LOS ANGELES (AP) — Two suburban Los Angeles police officers thought they were helping a driver after a car crash.
Then, authorities say, he pulled a gun.
Whittier Officers Keith Lane Boyer and Patrick Hazell didn’t know that the motorist allegedly had killed his cousin hours earlier in neighboring East Los Angeles and stolen his car.
“They walked up on the vehicle believing the motorist was in need of medical help and then they ended up in a gunfight for their lives,” Los Angeles County Sheriff Jim McDonnell said.
Monday’s morning’s shootout killed Boyer. It left Hazell and the suspected gunman hospitalized and Whittier in shock.
Boyer was “the best of the best,” Police Chief Jeff Piper said at an afternoon news conference. He wept as he described his friend of more than 25 years.
“All of us have been grieving,” the chief said. “And I didn’t think I had any tears left.”
The officers answered the report of a car accident at about 8:30 a.m. and a driver pointed them to the vehicle which had rear-ended his car, police said.
That driver had gotten out and asked those he had hit to help push his stolen car from the intersection, investigators said.
The officers approached the motorist, a 26-year-old gang member with a history of serious offenses who had been granted early release from jail about a week ago, county sheriff’s Lt. John Corina said.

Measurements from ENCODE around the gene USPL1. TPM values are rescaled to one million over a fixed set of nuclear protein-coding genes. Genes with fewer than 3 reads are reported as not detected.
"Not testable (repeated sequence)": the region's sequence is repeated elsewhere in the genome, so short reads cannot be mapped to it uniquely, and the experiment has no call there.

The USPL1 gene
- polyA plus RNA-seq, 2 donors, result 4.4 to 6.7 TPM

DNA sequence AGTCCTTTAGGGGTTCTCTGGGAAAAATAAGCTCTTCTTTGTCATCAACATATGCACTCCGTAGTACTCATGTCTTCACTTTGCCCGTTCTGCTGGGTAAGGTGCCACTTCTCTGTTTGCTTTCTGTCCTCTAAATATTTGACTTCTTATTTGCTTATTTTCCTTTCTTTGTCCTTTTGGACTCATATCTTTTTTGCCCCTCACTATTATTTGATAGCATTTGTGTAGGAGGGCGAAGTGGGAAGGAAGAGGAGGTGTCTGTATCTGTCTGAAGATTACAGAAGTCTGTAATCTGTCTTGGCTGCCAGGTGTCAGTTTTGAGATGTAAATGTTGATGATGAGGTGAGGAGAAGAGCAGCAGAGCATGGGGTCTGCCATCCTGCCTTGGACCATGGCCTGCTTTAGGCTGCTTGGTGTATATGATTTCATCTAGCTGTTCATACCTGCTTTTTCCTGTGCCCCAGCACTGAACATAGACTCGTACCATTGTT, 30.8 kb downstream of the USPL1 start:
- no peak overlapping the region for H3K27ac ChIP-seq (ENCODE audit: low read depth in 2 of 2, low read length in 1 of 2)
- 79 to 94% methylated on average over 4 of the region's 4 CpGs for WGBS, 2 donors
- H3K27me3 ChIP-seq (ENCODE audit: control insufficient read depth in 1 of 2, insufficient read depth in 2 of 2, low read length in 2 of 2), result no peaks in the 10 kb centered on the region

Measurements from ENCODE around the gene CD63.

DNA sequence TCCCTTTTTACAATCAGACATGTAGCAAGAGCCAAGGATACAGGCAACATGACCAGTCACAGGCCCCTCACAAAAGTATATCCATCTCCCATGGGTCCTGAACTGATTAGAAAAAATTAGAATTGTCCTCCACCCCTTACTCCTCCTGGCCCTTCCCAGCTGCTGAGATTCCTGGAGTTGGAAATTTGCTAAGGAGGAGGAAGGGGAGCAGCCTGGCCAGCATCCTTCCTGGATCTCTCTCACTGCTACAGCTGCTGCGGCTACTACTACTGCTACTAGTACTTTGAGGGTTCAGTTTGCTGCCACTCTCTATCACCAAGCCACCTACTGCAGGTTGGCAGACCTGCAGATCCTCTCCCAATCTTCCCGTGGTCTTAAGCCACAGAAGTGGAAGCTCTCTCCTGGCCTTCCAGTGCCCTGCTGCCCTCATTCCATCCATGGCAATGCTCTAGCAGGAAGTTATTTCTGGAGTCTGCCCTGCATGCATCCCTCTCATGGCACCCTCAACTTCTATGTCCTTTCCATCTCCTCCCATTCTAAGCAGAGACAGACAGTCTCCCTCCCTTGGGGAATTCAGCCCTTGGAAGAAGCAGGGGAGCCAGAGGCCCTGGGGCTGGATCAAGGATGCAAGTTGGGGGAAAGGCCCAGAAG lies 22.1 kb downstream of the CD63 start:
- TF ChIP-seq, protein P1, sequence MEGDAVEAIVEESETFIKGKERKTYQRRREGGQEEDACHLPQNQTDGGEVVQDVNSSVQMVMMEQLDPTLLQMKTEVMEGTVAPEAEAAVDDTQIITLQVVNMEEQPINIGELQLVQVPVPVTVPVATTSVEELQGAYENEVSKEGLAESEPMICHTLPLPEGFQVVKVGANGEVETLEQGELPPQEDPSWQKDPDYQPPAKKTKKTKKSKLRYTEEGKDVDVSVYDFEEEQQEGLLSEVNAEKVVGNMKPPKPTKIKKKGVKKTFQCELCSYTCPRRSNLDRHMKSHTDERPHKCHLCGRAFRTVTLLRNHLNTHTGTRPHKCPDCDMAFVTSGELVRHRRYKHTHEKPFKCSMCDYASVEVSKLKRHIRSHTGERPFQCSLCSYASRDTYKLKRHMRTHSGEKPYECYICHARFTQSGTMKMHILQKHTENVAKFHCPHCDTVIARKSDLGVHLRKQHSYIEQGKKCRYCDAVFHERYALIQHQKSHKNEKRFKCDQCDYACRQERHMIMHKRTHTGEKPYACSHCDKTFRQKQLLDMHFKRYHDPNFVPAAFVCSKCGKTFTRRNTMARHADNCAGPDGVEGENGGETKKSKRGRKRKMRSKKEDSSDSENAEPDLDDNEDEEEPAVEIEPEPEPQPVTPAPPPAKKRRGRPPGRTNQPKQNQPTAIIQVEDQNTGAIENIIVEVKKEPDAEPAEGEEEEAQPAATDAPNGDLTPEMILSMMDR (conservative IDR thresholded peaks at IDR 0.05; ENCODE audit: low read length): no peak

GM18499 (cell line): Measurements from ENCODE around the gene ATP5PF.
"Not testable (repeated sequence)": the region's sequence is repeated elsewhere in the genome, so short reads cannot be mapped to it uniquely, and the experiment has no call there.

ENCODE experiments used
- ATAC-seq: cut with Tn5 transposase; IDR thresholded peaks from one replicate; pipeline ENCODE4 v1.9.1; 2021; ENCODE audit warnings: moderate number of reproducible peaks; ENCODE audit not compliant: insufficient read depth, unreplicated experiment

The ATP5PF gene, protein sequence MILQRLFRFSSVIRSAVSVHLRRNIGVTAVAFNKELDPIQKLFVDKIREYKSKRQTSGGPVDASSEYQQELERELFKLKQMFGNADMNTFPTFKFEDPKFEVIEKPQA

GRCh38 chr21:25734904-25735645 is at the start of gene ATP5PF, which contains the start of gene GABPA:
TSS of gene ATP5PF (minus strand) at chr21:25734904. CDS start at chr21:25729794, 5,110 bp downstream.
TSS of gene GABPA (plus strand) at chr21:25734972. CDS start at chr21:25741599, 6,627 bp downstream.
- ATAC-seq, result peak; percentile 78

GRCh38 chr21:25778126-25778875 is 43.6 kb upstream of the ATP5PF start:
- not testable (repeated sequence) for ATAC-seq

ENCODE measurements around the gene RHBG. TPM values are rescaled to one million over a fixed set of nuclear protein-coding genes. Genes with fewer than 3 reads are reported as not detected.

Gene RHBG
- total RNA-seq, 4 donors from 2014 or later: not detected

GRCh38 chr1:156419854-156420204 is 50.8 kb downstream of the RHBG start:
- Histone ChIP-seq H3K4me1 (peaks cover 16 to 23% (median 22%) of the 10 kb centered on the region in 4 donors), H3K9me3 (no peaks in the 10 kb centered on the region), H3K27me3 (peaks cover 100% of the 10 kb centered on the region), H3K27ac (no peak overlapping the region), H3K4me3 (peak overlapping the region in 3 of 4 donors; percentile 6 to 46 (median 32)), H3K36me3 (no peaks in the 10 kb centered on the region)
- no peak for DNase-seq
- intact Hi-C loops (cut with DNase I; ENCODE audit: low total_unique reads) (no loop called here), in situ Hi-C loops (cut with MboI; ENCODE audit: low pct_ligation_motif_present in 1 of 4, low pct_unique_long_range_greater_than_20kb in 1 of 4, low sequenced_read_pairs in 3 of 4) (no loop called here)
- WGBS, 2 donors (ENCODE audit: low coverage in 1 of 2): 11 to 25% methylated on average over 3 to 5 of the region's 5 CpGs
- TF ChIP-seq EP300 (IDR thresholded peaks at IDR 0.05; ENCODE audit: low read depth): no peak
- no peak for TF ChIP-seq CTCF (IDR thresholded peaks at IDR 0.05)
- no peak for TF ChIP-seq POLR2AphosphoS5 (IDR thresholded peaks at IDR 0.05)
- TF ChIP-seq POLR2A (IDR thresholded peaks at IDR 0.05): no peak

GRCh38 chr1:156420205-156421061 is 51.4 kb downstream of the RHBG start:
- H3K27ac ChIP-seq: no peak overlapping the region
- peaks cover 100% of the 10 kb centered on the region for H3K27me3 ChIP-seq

“When they get him out of the car, they go to pat him down for weapons, they can see he’s got tattoos all over his face and all over his neck,” Corina said.
The man then pulled a semi-automatic handgun from his waistband and opened fire at the officers, who were wearing bulletproof vests and shot back, Corina said.
Boyer was pronounced dead at a hospital. Hazell and the alleged gunman, whose name wasn’t immediately released, were hospitalized in stable condition and were expected to live, authorities said.
Corina didn’t immediately know why the gang member had been jailed or why he had been released early.
But Piper and McDonnell criticized laws designed to reduce the state’s overcrowded prison population by moving some inmates to county jails and effectively reducing some sentences or providing early release.
“This is a senseless tragedy that did not need to happen,” Piper said.
Gov. Jerry Brown issued a statement of condolence. Capitol flags were ordered to be flown at half-staff in Boyer’s honor.
Boyer joined the force as a dispatcher and jailer in 1989 and became a full-time officer in 1990. Boyer recently talked to the chief about retiring in a year or two.
A divorced father with two adult sons, he played the drums in an off-duty band at charity events, with Piper sometimes playing guitar, the chief said.
At the candlelight vigil, he promised to write a song in Boyer’s honor.
The Whittier Police Department has about 125 sworn officers who patrol Whittier and Santa Fe Springs.
The department has had two other officers killed in the line of duty — a detective in 1979 and a corporal in 1977.